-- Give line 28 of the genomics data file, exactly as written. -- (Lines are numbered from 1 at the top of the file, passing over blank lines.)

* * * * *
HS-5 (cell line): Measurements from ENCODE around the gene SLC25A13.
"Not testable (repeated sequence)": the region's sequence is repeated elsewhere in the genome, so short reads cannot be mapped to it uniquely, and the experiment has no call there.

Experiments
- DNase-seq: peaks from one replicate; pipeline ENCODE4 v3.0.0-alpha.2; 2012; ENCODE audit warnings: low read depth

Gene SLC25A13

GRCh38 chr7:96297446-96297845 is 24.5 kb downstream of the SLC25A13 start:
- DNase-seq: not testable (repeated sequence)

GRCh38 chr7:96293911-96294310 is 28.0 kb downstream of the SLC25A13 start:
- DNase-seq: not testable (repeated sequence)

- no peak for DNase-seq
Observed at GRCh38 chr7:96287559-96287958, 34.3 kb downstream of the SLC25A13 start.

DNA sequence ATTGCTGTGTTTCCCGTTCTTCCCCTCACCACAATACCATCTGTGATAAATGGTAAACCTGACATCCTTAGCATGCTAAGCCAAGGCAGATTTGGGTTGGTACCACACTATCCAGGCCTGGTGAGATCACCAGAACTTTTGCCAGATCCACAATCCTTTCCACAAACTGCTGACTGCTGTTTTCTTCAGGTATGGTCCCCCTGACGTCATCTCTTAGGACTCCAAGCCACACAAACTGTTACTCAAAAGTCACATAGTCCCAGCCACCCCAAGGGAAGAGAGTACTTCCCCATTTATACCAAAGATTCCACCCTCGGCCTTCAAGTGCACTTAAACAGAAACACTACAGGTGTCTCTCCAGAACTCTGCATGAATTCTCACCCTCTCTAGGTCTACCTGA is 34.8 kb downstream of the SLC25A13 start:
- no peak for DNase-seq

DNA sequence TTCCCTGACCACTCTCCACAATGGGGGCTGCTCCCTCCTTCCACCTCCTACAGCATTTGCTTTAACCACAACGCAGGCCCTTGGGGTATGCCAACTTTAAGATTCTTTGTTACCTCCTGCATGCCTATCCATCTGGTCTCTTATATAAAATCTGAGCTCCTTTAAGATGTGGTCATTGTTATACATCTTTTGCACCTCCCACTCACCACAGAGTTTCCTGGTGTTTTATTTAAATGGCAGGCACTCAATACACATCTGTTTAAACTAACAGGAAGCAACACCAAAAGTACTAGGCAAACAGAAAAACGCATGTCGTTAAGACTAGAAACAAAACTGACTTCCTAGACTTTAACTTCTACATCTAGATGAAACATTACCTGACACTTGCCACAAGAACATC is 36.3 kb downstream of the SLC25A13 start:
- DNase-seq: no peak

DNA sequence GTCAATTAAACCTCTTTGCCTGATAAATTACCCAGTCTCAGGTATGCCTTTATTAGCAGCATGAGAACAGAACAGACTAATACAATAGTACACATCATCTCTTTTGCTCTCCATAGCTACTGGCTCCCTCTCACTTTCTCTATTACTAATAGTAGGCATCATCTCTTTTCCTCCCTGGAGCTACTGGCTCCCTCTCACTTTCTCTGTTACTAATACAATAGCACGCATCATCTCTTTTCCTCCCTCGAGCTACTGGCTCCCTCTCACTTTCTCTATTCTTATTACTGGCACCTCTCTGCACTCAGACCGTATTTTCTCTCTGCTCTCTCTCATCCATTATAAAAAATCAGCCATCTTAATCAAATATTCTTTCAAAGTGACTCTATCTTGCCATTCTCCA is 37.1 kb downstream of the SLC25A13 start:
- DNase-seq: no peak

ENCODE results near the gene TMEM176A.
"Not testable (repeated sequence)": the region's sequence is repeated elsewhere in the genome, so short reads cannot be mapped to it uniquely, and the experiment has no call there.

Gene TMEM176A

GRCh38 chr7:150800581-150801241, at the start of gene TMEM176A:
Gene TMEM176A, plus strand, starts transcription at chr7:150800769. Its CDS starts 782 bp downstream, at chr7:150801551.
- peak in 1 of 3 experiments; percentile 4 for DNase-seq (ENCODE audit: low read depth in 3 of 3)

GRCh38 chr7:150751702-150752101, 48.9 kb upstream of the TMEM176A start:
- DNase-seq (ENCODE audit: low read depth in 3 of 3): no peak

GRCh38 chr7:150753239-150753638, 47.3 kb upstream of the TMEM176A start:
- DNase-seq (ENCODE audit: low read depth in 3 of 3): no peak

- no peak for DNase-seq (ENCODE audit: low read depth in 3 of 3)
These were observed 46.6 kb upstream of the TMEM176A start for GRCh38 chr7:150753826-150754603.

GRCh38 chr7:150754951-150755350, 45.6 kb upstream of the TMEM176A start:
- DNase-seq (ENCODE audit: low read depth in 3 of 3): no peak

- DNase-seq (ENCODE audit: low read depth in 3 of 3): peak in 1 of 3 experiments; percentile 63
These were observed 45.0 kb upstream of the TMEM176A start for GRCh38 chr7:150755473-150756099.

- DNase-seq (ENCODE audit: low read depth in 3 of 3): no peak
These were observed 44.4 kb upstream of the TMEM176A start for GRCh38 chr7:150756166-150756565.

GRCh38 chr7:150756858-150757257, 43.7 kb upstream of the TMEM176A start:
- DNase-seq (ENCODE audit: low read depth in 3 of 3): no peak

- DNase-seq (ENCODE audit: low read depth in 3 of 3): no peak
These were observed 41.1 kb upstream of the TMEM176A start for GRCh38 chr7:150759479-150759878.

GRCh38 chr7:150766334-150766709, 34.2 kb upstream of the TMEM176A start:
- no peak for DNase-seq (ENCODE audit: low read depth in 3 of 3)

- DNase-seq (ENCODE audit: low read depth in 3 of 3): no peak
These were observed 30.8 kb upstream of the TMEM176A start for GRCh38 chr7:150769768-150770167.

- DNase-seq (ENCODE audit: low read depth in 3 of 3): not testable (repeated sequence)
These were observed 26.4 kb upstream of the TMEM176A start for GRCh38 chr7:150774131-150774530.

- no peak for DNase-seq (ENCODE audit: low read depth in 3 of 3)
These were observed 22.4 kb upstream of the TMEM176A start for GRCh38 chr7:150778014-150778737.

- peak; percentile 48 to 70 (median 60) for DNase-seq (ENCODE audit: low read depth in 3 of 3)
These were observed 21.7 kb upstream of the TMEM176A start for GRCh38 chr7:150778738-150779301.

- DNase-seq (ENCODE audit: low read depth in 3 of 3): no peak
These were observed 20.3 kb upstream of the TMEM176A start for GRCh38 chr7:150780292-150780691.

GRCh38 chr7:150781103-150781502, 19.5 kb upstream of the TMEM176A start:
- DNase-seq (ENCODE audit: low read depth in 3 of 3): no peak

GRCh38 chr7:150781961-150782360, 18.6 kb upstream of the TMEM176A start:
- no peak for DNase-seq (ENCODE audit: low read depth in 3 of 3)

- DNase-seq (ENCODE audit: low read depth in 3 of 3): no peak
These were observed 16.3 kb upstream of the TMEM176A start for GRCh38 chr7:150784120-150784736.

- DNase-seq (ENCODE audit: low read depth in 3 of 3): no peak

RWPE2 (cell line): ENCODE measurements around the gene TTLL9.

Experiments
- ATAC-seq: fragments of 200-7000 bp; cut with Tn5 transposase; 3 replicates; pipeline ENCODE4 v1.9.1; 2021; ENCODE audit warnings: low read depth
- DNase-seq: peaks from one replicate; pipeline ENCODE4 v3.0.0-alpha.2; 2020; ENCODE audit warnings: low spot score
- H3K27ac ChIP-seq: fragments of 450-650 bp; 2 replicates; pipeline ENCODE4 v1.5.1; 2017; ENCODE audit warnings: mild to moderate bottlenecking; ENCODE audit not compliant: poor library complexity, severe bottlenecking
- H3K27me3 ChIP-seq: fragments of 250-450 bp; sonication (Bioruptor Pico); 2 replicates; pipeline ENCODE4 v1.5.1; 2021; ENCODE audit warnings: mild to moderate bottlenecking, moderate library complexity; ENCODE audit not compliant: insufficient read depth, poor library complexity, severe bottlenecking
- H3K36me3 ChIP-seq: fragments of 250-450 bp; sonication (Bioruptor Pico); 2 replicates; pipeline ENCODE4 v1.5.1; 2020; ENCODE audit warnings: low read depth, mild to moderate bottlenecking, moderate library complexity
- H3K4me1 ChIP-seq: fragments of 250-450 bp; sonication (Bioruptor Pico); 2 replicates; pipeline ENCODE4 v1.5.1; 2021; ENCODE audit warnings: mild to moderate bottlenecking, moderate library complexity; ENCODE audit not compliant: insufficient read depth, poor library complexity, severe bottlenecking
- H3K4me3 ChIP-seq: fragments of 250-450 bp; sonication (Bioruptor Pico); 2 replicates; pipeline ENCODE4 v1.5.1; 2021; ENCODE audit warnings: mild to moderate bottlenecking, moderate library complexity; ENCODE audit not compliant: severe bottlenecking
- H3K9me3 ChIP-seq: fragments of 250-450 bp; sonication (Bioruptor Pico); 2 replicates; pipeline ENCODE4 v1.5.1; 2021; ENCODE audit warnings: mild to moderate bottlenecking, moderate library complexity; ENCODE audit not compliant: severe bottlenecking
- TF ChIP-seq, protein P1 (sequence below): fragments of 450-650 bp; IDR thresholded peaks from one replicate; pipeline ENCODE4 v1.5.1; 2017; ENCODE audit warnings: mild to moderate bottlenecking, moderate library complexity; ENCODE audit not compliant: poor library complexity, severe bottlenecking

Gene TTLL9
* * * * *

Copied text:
- no peak for DNase-seq (ENCODE audit: low read depth in 3 of 3)